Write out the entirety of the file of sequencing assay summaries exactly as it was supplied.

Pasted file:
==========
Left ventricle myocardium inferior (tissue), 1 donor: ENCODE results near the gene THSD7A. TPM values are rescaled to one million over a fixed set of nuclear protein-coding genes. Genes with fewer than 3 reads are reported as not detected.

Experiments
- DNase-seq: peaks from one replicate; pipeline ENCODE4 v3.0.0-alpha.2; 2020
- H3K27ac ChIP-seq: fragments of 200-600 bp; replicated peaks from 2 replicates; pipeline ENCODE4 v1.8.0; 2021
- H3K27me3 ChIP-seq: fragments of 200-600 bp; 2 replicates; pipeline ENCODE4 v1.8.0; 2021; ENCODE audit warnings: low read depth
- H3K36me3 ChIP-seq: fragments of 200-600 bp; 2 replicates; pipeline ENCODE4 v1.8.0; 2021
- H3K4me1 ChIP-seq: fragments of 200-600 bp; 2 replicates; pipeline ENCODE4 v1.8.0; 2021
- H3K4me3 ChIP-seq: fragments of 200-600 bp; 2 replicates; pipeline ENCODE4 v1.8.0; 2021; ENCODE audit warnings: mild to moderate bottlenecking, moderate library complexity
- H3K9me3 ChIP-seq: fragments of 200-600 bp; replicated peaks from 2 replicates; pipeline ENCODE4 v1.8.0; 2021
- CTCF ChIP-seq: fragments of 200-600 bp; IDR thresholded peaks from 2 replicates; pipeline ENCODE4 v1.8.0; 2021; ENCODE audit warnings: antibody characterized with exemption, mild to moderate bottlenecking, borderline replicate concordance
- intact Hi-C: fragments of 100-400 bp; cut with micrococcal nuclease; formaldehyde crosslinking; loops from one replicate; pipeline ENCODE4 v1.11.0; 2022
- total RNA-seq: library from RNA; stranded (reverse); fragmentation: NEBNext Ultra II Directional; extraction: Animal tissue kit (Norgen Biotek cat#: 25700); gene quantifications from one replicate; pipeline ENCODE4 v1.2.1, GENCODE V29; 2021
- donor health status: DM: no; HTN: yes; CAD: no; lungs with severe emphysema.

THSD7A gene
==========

Left ventricle myocardium inferior (tissue), 1 donor: ENCODE results near the gene THSD7A. TPM values are rescaled to one million over a fixed set of nuclear protein-coding genes. Genes with fewer than 3 reads are reported as not detected.

Experiments
- DNase-seq: peaks from one replicate; pipeline ENCODE4 v3.0.0-alpha.2; 2020
- H3K27ac ChIP-seq: fragments of 200-600 bp; replicated peaks from 2 replicates; pipeline ENCODE4 v1.8.0; 2021
- H3K27me3 ChIP-seq: fragments of 200-600 bp; 2 replicates; pipeline ENCODE4 v1.8.0; 2021; ENCODE audit warnings: low read depth
- H3K36me3 ChIP-seq: fragments of 200-600 bp; 2 replicates; pipeline ENCODE4 v1.8.0; 2021
- H3K4me1 ChIP-seq: fragments of 200-600 bp; 2 replicates; pipeline ENCODE4 v1.8.0; 2021
- H3K4me3 ChIP-seq: fragments of 200-600 bp; 2 replicates; pipeline ENCODE4 v1.8.0; 2021; ENCODE audit warnings: mild to moderate bottlenecking, moderate library complexity
- H3K9me3 ChIP-seq: fragments of 200-600 bp; replicated peaks from 2 replicates; pipeline ENCODE4 v1.8.0; 2021
- CTCF ChIP-seq: fragments of 200-600 bp; IDR thresholded peaks from 2 replicates; pipeline ENCODE4 v1.8.0; 2021; ENCODE audit warnings: antibody characterized with exemption, mild to moderate bottlenecking, borderline replicate concordance
- intact Hi-C: fragments of 100-400 bp; cut with micrococcal nuclease; formaldehyde crosslinking; loops from one replicate; pipeline ENCODE4 v1.11.0; 2022
- total RNA-seq: library from RNA; stranded (reverse); fragmentation: NEBNext Ultra II Directional; extraction: Animal tissue kit (Norgen Biotek cat#: 25700); gene quantifications from one replicate; pipeline ENCODE4 v1.2.1, GENCODE V29; 2021
- donor health status: DM: no; HTN: yes; CAD: no; lungs with severe emphysema.

THSD7A gene